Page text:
On June 23, California had the country’s highest gasoline prices, $6.36 a gallon, according to AAA. So legislators are opening an investigation to find the villains responsible. Here’s a hint that will help them in their search: There’s no need to look far for the scoundrels because they are inside the building.
Assembly Speaker Anthony Rendon, who announced the formation of a bipartisan committee charged with finding ways the state can reduce gas prices, promised lawmakers will “stand up to the profiteers abusing a historic situation to suck profits from Californians’ wallets.”
There “is no excuse for the actions of those who pin California drivers down with a foot on our necks and a hand in our pockets,” he said.
The committee will commence its enormous waste of time and public resources within weeks.
The story behind high gas prices begins with a president who as a candidate said “I guarantee you we’re going to end fossil fuel,” then while in office actively obstructed energy projects. Not long after taking his oath, Joe Biden almost immediately shut down new oil and gas leases on federal lands and in waters, eventually killed the Keystone XL pipeline project, and a little more than a year ago “suspended all activities related to the implementation of the Coastal Plain Oil and Gas Leasing Program in the Arctic National Wildlife Refuge” that President Donald Trump had approved.
Then just days ago, Biden Energy Secretary Jennifer Granholm highlighted the administration’s policy incoherence when she told CNN that “today we need” the supply of gasoline to increase, then added but “of course in five or 10 years, actually in the immediate, we are also pressing on the accelerator if you will to move toward clean energy so that we don’t have to be under the thumb of petro-dictators.”
In other words, oil companies are expected to boost their output today, then right away begin dismantling their operations — because the White House says so.
Investors are not unaware of the administration’s agenda, nor are oil company executives. Why capitalize an industry that the White House wants to put out of business? Why bother with expensive and often long-term repairs, upgrades and new construction when the president tells the world “we’re going through an incredible transition” that will lead us to be “less reliant on fossil fuels”?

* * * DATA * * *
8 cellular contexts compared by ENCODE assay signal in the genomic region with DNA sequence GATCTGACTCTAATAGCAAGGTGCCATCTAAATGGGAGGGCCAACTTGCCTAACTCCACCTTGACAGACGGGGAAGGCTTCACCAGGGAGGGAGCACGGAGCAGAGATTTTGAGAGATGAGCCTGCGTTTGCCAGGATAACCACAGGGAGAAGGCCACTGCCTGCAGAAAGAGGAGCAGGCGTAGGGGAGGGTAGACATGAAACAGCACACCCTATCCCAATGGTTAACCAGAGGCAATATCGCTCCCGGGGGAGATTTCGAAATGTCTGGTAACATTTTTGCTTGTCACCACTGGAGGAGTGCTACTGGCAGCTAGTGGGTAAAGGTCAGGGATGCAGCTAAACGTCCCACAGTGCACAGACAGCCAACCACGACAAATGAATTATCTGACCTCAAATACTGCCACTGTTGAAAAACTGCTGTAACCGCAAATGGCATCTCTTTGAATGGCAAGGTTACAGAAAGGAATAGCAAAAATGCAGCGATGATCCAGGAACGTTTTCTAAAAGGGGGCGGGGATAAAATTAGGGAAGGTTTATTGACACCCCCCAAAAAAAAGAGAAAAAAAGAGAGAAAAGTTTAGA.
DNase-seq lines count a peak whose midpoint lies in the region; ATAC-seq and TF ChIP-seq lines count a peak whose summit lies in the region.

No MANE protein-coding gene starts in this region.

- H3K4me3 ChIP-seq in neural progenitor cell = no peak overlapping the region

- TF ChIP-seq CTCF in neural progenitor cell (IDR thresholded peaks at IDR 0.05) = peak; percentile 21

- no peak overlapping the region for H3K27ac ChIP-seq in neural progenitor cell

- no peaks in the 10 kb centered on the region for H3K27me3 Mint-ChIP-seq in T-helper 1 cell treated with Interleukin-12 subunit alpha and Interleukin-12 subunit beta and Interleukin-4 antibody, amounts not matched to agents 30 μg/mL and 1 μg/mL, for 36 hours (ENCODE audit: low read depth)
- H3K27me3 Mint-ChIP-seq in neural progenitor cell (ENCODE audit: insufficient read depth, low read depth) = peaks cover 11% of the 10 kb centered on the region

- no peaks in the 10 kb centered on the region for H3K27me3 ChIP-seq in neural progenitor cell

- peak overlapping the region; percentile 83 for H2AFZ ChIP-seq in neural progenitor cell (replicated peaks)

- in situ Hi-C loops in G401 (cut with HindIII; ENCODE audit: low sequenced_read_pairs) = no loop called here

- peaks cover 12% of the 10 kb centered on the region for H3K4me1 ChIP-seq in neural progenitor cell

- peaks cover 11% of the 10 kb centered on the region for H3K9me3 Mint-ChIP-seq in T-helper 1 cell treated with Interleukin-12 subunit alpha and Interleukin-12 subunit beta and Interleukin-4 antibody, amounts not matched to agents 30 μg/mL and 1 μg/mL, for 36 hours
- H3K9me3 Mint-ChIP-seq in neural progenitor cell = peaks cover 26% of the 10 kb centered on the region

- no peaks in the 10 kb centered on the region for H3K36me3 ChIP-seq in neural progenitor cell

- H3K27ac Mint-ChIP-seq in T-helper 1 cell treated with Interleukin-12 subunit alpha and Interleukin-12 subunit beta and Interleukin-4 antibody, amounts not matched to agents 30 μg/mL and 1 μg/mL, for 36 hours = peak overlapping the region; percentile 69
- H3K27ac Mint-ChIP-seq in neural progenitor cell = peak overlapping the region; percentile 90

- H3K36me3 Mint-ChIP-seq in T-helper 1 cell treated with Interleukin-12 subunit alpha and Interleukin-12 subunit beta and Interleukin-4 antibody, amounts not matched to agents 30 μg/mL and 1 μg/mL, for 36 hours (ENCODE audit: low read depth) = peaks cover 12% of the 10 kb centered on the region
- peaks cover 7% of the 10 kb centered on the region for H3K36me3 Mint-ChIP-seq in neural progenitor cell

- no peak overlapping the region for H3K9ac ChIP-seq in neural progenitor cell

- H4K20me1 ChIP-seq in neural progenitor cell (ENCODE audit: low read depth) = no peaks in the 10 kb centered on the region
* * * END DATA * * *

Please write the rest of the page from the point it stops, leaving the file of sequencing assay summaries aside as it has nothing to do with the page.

Consequently, production falls and with no corresponding drop in demand, prices have to rise. Talk about profiteering and “ripping off California consumers” is just so much meaningless yammering.
While the Biden administration’s policies have affected the entire country, California has a set of problems all its own, beginning with motor fuel taxes. At 68 cents a gallon, this state has the country’s highest gasoline tax. On July 1, another 2.8 cents was added to each gallon to pay for Senate Bill 1, the $52 billion road repair legislation that has increased gas taxes every year since 2019.
But that’s only at the surface of a problem that goes far deeper.
For instance, the state’s cap-and-trade program now adds 24 cents to a gallon of gasoline, according to the Western States Petroleum Association, while the California Carbon Fuel Standard loads on more than 22 cents per gallon.
Then there is the reformulated fuel blend, mandated by the state Air Resources Board which is more expensive to produce than conventional fuels. Its additional costs — 10 to 15 cents a gallon — are passed on to drivers in the same way that other policy-caused costs are dropped on consumers.
Though it might seem as if a point of desperation has been reached, more punishment is ahead for Californians. Gov. Gavin Newsom has adopted a policy that has both immediate and future effects: Late last year, as prices were climbing, he called for a ban on all drilling in the state that holds more crude reserves than all but three other states — yet is seventh in oil production — by 2045.
Even though they know why prices are so steep, lawmakers will carry out their charade, and line up the usual suspects. They will blame anyone but themselves.
Kerry Jackson is a fellow with the Center for California Reform at the Pacific Research Institute.